Louis’s Learnings: Detail Design of a TMS Implementation

Detail Design of a TMS Implementation

I spent this past week sequestered in a windowless conference room hashing out the detail design of a TMS implementation for a large industrial goods manufacturer. I was accompanied by three JBF Consulting colleagues and a dedicated group of subject matter experts, business leads and IT leads/analysts on the client-side.

From a process perspective, my most important lesson is the need to provide ample breaks and opportunities for the participants to catch up on their email during the day. 

It’s a little disheartening to be in the midst of a heady discussion only to turn my head and see the principal decision-maker hunched over his cell phone and not paying attention. I don’t blame the person, I, myself, did it several times during the day! 

While it may not seem like we are maximizing our time as a team if the meeting schedule has many gaps, I feel providing them will, in the end, optimize efficiency and help achieve the meeting objectives.

Enough about the process, let’s talk content! 

More specifically I want to discuss TMS implementations and my most important lesson learned. This week, it comes to my care of my client’s business project lead. 

We were in a deep discussion trying to figure out how we were going to implement an idiosyncrasy of the load building process. Several options had been proposed and reviewed, but none of them were particularly elegant and pleased everyone. 

That’s when the clear head of the business lead intervened and declared that we were not going to automate all exceptions in their transportation operations, and it was acceptable that some will remain manual.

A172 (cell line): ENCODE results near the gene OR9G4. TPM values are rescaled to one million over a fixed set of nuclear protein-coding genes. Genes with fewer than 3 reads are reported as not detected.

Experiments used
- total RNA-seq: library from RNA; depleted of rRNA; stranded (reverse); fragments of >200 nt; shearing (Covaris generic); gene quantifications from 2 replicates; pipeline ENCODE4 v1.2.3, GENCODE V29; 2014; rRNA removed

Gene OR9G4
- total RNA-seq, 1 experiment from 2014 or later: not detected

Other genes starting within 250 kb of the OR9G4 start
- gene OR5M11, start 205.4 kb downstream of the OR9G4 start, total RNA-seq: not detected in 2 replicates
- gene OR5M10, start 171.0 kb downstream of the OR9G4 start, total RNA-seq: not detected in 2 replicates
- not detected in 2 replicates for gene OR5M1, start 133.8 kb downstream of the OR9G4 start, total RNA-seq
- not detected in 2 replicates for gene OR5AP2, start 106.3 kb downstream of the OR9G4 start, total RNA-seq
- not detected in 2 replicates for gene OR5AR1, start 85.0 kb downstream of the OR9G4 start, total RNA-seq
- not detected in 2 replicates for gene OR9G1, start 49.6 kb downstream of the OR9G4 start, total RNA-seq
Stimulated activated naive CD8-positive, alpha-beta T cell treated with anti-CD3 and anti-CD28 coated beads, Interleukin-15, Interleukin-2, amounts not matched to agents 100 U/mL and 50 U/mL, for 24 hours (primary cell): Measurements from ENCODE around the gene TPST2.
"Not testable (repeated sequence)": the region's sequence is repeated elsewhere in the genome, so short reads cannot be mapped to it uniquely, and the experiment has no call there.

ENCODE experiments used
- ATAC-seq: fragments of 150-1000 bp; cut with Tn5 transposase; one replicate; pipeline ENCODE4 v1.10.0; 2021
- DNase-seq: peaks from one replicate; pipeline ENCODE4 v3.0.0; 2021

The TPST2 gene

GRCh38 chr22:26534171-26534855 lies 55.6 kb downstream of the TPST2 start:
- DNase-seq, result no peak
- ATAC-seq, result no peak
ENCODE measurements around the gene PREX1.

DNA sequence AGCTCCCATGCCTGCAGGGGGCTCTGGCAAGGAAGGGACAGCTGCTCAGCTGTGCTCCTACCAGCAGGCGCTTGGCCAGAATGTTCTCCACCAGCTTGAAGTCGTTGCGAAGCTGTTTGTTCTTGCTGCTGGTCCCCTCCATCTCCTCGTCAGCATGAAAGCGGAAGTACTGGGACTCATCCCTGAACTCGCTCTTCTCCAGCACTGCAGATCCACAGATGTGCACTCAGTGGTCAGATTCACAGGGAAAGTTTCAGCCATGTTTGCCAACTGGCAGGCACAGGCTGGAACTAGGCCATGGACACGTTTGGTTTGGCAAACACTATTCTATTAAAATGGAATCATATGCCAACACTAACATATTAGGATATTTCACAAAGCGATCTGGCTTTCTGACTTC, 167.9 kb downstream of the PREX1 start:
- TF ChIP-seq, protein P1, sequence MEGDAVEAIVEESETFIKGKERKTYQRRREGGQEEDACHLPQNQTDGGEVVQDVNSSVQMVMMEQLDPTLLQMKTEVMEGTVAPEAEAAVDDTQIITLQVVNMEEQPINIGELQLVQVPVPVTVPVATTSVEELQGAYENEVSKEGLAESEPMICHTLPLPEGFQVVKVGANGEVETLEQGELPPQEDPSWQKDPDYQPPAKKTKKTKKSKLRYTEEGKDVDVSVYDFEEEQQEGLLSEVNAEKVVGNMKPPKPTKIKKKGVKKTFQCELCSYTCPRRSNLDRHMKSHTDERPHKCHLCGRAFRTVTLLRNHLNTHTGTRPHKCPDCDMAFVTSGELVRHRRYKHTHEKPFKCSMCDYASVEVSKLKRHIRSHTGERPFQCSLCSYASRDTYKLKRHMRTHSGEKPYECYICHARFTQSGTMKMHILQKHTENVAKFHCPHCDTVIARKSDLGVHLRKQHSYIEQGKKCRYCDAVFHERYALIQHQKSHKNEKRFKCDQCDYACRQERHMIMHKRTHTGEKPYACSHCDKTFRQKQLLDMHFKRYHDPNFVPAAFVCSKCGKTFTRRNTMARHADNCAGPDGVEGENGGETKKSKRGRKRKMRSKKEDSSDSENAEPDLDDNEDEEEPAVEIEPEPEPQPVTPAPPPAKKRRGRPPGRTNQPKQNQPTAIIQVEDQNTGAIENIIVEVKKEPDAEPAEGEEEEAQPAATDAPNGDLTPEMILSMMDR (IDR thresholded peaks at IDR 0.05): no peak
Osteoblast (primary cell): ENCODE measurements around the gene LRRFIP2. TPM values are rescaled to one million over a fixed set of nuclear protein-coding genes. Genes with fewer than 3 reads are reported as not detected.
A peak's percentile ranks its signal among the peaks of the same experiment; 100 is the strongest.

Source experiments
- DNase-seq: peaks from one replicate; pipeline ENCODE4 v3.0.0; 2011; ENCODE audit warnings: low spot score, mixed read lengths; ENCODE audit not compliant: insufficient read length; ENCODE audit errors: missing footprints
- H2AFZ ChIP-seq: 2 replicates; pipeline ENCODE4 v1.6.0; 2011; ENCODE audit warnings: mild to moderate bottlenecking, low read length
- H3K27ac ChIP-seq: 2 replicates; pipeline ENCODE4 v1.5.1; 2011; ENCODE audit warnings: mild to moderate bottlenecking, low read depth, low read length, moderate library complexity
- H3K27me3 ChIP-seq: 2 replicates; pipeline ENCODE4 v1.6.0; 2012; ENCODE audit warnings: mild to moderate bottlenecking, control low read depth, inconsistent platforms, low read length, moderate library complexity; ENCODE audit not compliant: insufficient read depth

Just like that dozens of hours of design, integration and testing work were slashed. 

I was kicking myself for not having brought it up earlier! The simplest design is most often the best approach.

In conclusion, day-long meetings are often a necessary evil but don’t forget to provide time for people to take breaks and check their phones. What you lose in meeting time, you will gain back in productivity. 

Second, a TMS will not allow you to automate all your transportation processes. It’s OK to have some that will require human intervention if they simplify operations. They can be tackled at a later date as part of a continuous improvement process.

Louis Bourassa is the Analytics & Optimization Practice Head at JBF Consulting. He provides analytical and optimization support to JBF clients. Louis has a diverse background with a mix of industry, consulting and software roles that allowed him to develop a strong business acumen and expert knowledge of supply chain analysis and design.

Founded in 2003, JBF Consulting is a supply chain execution strategy and systems integrator to logistics-intensive companies of every size and any industry. Our background and deep experience in the field of packaged logistics technology implementation positions us as industry leaders whose craftsmanship exceeds our client expectations. We expedite the transformation of supply chains through logistics & technology strategy, packaged & bespoke software implementation, and analytics & optimization. For more information, visit us at www.jbf-consulting.com

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